Infection with HCV is a global concern. Estimates from the WHO suggest that over 170 million people are infected worldwide with over 2.7 million people infected in the US. Current therapies including interferon (IFN-α) and ribavirin are ineffective against many HCV genotypes and a sustained viral response is difficult to achieve in many HCV patients. Inconvenient dosing regimens and overall toxicity conspire to make these current therapies inadequate. Although the recent development of pegylated interferons have shown signs of improved genotype applicability and reduced toxicity, it is believed that alternative therapies will be needed to battle this disease on a global scale. The incidence of HIV/HCV co-infection is a growing trend and our ability to effectively treat these patients is anticipated to be a significant medical challenge. For HIV-1, the successful development of nucleotide- and non-nucleotide-based reverse transcriptase inhibitors (NNRTIs) as well as HIV protease inhibitors (PIs) has afforded patients a variety of treatment options. Although 5-times more prevalent than HIV-1 infection, the development of target-directed HCV treatments has been less successful. Like HIV, the two HCV targets receiving the most attention are the protease (NS3-4A) and the polymerase (NS5B). Recently, the discovery of several classes of allosteric HCV NS5B inhibitors have been reported in the patent and scientific literature and many have made their way into clinical trials. This review will describe the nature of these novel inhibitors while drawing comparisons and contrasts to the structural biology, development, and clinical utility of HIV NNRTIs.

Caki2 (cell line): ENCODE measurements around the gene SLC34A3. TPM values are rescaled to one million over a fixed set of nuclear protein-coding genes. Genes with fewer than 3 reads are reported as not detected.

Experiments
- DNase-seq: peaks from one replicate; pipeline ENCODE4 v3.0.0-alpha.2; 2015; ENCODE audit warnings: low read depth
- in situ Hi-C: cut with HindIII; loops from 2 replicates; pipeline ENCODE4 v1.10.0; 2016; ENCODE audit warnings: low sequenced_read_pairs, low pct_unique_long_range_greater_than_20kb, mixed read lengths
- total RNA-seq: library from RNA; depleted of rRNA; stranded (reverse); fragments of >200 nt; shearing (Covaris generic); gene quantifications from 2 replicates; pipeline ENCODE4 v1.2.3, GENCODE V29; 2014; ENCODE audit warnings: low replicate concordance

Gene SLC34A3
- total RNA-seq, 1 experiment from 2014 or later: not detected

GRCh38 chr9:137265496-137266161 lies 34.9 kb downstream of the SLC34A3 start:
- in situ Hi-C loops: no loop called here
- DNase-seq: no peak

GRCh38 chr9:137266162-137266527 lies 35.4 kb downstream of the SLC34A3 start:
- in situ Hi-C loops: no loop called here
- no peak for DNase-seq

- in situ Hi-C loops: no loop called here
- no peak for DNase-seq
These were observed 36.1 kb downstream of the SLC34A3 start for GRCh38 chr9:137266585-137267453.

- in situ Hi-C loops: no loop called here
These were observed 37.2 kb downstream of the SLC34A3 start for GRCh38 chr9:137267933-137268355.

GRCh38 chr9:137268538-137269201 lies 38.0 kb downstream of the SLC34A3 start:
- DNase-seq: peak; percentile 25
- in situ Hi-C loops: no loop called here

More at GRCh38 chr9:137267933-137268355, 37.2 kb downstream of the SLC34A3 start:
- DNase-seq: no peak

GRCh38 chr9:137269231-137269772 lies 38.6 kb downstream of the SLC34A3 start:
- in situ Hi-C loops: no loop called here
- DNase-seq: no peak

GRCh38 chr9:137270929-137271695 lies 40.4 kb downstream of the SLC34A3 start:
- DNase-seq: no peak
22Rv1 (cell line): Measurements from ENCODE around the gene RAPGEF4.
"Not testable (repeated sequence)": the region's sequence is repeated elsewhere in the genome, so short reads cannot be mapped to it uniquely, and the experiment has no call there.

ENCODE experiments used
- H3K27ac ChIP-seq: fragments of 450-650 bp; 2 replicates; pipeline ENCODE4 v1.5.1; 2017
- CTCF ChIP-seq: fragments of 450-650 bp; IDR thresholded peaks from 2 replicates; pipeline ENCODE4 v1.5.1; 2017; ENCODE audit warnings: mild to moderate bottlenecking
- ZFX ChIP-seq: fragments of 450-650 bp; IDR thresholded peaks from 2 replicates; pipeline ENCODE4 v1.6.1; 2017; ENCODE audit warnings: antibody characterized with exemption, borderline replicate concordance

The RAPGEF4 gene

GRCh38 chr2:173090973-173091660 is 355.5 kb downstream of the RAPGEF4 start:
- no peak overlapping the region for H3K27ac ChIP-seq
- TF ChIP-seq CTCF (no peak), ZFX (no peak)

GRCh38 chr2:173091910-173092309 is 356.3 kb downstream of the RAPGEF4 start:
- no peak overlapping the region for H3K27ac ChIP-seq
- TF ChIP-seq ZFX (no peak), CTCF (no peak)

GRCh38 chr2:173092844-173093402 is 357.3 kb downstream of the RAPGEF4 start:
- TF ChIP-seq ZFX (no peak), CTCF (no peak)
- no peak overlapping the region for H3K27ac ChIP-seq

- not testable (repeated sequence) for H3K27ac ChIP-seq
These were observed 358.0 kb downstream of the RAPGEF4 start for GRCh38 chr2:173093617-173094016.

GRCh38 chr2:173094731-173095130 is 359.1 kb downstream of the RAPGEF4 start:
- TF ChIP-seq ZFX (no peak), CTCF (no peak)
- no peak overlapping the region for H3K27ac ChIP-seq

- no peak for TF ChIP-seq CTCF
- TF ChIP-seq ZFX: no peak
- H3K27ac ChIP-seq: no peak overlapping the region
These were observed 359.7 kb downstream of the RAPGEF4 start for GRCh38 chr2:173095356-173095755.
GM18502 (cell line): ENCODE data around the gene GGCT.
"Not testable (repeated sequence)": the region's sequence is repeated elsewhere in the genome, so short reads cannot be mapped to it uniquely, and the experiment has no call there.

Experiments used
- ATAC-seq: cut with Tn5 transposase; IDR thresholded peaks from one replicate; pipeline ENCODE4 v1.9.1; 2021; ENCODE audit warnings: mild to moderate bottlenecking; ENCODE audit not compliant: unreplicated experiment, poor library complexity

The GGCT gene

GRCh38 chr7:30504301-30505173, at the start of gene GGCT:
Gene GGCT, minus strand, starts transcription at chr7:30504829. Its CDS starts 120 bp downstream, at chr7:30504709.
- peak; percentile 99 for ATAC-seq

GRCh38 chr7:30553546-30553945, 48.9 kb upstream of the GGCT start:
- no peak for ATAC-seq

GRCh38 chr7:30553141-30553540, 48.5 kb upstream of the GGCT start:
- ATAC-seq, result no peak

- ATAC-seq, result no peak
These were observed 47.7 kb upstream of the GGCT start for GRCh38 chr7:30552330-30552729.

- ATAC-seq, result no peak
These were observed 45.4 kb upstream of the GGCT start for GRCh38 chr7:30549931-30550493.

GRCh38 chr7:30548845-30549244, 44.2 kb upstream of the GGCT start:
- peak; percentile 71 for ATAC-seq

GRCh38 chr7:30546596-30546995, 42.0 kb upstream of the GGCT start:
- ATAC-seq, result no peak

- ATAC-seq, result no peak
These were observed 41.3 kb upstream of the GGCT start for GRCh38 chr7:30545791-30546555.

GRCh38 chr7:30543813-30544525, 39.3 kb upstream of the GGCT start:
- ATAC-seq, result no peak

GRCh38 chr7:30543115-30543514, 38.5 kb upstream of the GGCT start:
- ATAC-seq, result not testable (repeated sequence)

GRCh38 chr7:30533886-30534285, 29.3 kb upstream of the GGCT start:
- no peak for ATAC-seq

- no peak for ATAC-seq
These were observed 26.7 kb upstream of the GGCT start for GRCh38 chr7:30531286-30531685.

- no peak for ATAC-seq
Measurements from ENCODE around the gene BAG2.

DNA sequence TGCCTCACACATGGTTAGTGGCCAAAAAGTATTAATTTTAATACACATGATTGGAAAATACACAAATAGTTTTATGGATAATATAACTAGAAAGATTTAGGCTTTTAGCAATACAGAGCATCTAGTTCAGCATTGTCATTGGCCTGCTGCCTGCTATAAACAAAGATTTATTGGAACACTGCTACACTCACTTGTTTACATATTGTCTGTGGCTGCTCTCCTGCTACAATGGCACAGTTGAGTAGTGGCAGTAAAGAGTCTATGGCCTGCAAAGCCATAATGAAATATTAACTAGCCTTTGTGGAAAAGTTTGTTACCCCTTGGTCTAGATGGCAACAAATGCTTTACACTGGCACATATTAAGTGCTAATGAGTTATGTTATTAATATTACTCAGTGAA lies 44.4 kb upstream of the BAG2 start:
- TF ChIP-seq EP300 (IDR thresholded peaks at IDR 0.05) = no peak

Keywords: viral hepatitis c (hcv), hemolytic anemia, rna viruses, polymerases, site-directed inhibitors
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